Controlling fear: Jordanian women's perceptions of the diagnosis and surgical treatment of early stage breast cancer
Obeidat, Rana F.
MetadataShow full item record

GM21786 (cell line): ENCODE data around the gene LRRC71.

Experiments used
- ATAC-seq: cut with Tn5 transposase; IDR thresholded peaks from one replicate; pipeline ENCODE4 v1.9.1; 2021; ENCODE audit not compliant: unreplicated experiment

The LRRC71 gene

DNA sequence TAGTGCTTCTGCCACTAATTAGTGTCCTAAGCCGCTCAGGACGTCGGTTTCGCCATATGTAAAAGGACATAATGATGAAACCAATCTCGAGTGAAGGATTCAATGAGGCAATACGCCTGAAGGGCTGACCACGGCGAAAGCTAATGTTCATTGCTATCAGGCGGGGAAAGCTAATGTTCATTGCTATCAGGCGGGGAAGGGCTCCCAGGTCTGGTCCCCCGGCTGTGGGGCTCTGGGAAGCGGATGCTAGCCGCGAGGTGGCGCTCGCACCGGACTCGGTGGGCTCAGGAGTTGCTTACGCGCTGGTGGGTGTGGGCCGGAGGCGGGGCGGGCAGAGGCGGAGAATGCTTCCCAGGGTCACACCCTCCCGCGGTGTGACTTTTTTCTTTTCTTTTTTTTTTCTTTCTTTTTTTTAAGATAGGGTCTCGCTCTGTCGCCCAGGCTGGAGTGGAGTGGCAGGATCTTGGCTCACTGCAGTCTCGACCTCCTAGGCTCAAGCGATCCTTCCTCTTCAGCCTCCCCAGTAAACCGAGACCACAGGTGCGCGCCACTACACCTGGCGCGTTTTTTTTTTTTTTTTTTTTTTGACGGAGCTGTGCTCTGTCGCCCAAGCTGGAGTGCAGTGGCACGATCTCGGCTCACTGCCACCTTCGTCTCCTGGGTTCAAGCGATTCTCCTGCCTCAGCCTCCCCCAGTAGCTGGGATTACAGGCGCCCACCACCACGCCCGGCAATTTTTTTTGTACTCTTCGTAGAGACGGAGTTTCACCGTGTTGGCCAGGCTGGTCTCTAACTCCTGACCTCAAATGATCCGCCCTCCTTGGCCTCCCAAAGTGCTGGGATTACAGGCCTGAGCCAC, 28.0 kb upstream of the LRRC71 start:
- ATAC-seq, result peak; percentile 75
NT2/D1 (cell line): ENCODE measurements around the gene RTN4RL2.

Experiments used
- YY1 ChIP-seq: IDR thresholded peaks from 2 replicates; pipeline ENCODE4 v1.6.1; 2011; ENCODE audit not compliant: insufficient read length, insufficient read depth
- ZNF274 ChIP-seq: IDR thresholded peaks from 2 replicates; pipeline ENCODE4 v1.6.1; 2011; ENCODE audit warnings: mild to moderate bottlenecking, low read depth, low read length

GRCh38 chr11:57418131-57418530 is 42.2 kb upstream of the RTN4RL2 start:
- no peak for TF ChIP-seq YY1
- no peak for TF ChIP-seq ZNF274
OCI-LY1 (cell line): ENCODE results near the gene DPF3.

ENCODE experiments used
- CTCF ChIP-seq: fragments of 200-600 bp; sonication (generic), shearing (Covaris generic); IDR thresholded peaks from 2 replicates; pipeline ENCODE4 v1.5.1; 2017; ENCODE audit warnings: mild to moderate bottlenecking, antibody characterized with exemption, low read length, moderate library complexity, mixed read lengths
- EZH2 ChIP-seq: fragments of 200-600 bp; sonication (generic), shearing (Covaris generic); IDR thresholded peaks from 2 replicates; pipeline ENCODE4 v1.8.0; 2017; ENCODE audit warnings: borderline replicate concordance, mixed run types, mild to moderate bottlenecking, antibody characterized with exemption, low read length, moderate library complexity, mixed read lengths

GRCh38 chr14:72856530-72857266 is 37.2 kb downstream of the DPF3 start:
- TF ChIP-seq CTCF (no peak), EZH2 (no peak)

Significance and background . Almost 60% of the new breast cancer cases among Jordanian women in 2009 were diagnosed at early stages of the disease (0-II). To date, there are no published studies on the perceptions of Jordanian women diagnosed with early stage breast cancer on their breast cancer and its treatment, care received in the healthcare system, patient-provider communication or their expectations of that communication. Purpose . To gain understanding of the diagnosis and surgical treatment experience of Jordanian women diagnosed with early stage breast cancer. Methodology . An interpretive phenomenological approach was used for this study. A purposive sample of 28 Jordanian women who were surgically treated for early stage breast cancer within 6 months of the interview was recruited. Data were collected using individual interviews and analyzed using the Heideggerian hermeneutical methodology. Results . Fear had a profound effect on Jordanian women's stories of diagnosis and surgical treatment of early stage breast cancer. Especially early after the diagnosis, fear was very strong and women lost perspective of the fact that this disease was treatable and potentially curable. To control their fears, women unconditionally trusted God, the health care system, surgeons, family, friends, and/or neighbors, and often accepted treatment offered by their surgeons without questioning. Fear changed over their illness trajectory, but not for all women. Those who experienced a change in their perceptions of breast cancer started to believe that it was like any chronic disease and not fatal. Conclusions . Jordanian women's experience with breast cancer and its treatment was shaped by their pre-existing fear of breast cancer, the disparity in the quality of care provided to them at different healthcare institutions, and sociodemographic factors (i.e., education, age, availability of and adequacy of social support). Implications for practice . More breast cancer education efforts at the community level are needed in Jordan with special attention given to remote and rural areas of the country. Jordanian healthcare providers at different treatment facilities have a responsibility to listen to their patients, explore meanings they ascribe to their illness, and provide women with proper education and support necessary to help them cope with their illness.